Summary (Masterplots II: African American Literature, Revised Edition)
Roll of Thunder, Hear My Cry is a psychologically realistic, historically accurate picture of African American family life in rural Mississippi. It is also an excellent initiation novel about a young girl growing up to learn about the values and dangers of her Depression-era world.
The Logan family lives in Spokane County, Mississippi, on four hundred acres of land that Cassie Logan’s grandfather, a former slave, purchased years before. Harlan Granger, whose family originally owned the Logan property and who owns all the farms around it (now sharecropped by poorer black families), wants the Logan parcel back, and it is a struggle for the Logan family to hold onto their land. The novel is set in rural Mississippi in the early 1930’s, and conditions for African Americans could hardly be worse. Just how bad they are, Cassie Logan soon learns.
Cassie, who narrates the novel, is a smart, curious girl who loves her parents, especially her father, who is off working in Louisiana. When Papa Logan returns home in chapter 2, he is accompanied by Mr. Morrison, who has been fired from his railroad job for fighting with whites and whom Papa is bringing home to help protect the family against a recent wave of vigilante terrorism; distant neighbors have just been visited by the dreaded night riders, and one man has already died of burns.
Several plot lines grow out of this opening situation. Papa tells the children to stay away from the Wallaces’ crossroads store, knowing the Wallaces are involved in the recent terror, and he organizes a boycott. Mama is soon fired, allegedly for teaching black history but actually for being involved in the boycott. When...
(The entire section is 692 words.)
Want to Read More?
Subscribe now to read the rest of Roll of Thunder, Hear My Cry Summary. Plus get complete access to 30,000+ study guides!
Summary (Masterplots II: American Fiction Series, Revised Edition)
Based to a large extent on Mildred D. Taylor’s experience as a child visiting relatives in Mississippi, Roll of Thunder, Hear My Cry depicts the many dimensions of the racism of the Deep South in the 1930’s. The Logan family is a strong, close-knit black family struggling to keep their four hundred acres of land during the hard times of the Depression. Against the forces of national economic catastrophe and intense social prejudice, they fight for the survival of their nuclear family, for freedom from racially motivated attacks, and for better educations and adequate livelihoods.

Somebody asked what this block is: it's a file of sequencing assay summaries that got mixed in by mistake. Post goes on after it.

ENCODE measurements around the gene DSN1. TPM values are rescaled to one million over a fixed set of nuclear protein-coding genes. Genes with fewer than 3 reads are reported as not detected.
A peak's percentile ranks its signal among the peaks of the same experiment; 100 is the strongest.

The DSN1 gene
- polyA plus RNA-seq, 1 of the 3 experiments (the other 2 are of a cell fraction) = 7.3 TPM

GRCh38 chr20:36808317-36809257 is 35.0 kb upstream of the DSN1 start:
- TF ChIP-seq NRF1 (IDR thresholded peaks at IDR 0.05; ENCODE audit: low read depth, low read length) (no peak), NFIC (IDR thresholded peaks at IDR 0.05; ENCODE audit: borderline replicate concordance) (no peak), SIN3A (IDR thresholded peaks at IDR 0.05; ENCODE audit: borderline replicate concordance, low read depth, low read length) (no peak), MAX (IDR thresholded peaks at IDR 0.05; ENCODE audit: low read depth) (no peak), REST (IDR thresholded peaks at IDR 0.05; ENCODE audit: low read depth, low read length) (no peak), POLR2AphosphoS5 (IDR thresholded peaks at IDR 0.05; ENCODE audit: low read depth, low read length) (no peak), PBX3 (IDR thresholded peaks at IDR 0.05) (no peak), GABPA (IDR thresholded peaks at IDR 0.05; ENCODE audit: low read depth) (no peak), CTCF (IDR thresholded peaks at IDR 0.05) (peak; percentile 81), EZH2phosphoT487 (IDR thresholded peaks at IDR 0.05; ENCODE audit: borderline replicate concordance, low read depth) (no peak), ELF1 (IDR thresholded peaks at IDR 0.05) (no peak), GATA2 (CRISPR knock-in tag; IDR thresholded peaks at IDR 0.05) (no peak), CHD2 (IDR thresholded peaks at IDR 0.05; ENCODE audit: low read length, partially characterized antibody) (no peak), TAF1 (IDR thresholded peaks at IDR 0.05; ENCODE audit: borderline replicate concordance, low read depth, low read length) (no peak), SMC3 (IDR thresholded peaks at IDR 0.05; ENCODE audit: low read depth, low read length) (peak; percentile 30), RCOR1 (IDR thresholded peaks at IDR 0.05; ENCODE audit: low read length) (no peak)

In the first of twelve chapters that encompass a year in the family’s life and in the community’s turmoil, Cassie Logan and her brothers, in their Sunday best, take the several-mile walk to The Great Faith Elementary and Secondary School, the large segregated school where black children begin their new school year in October after the cotton picking is finished. Cassie’s education in the harsh realities of the bigotry of her society begins. The open animosity of whites; the pervasive institutionalized racism in schools, commerce, and laws; and the nighttime violence of vicious vigilante gangs form the cultural context for her growth from innocence to experience. In the next few months of watching, listening, feeling, and thinking, she becomes aware for the first time of the importance that white people give to skin color, and she gradually recognizes how stifled the voices and lives of her family members truly are.
In the geography of racial hatred, rural Mississippi in the...
(The entire section is 654 words.)
Chapter 1 Summary
It is the first day of school, and Cassie Logan is feeling grumpy. She dislikes the uncomfortable Sunday clothes her mother is making her wear, and she hates the thought of spending a beautiful October day indoors. Cassie grumbles at her youngest brother, six-year-old Little Man, because he walks slowly to keep his clothes neat. She comes close to fighting with her older brother, twelve-year-old Stacey, who is in a sour mood because he knows his mother will be his teacher this year. Cassie’s middle brother, seven-year-old Christopher John, remains silent but seems nervous as he listens to his siblings’ arguments.